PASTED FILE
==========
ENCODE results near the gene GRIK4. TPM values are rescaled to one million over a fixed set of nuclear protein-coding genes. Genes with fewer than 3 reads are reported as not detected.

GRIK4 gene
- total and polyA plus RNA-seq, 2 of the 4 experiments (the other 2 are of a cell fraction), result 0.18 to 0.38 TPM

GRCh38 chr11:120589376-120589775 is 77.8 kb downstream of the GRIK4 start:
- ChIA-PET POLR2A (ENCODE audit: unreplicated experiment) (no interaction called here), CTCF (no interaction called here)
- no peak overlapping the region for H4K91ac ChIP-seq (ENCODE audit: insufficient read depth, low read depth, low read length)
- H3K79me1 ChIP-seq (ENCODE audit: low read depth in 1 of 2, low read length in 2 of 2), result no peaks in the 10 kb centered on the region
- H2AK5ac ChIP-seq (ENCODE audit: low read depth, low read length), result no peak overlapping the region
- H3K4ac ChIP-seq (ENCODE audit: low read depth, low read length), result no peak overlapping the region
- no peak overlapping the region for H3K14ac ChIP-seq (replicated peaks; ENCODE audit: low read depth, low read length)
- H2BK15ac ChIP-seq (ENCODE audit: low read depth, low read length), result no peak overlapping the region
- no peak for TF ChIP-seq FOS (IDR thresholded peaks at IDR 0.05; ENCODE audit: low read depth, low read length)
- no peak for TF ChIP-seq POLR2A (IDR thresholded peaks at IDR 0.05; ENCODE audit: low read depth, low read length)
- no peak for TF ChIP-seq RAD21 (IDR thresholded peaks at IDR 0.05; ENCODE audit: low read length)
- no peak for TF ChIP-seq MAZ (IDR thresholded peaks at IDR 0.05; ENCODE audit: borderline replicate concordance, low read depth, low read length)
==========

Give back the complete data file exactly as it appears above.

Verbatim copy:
ENCODE results near the gene GRIK4. TPM values are rescaled to one million over a fixed set of nuclear protein-coding genes. Genes with fewer than 3 reads are reported as not detected.

GRIK4 gene
- total and polyA plus RNA-seq, 2 of the 4 experiments (the other 2 are of a cell fraction), result 0.18 to 0.38 TPM

GRCh38 chr11:120589376-120589775 is 77.8 kb downstream of the GRIK4 start:
- ChIA-PET POLR2A (ENCODE audit: unreplicated experiment) (no interaction called here), CTCF (no interaction called here)
- no peak overlapping the region for H4K91ac ChIP-seq (ENCODE audit: insufficient read depth, low read depth, low read length)
- H3K79me1 ChIP-seq (ENCODE audit: low read depth in 1 of 2, low read length in 2 of 2), result no peaks in the 10 kb centered on the region
- H2AK5ac ChIP-seq (ENCODE audit: low read depth, low read length), result no peak overlapping the region
- H3K4ac ChIP-seq (ENCODE audit: low read depth, low read length), result no peak overlapping the region
- no peak overlapping the region for H3K14ac ChIP-seq (replicated peaks; ENCODE audit: low read depth, low read length)
- H2BK15ac ChIP-seq (ENCODE audit: low read depth, low read length), result no peak overlapping the region
- no peak for TF ChIP-seq FOS (IDR thresholded peaks at IDR 0.05; ENCODE audit: low read depth, low read length)
- no peak for TF ChIP-seq POLR2A (IDR thresholded peaks at IDR 0.05; ENCODE audit: low read depth, low read length)
- no peak for TF ChIP-seq RAD21 (IDR thresholded peaks at IDR 0.05; ENCODE audit: low read length)
- no peak for TF ChIP-seq MAZ (IDR thresholded peaks at IDR 0.05; ENCODE audit: borderline replicate concordance, low read depth, low read length)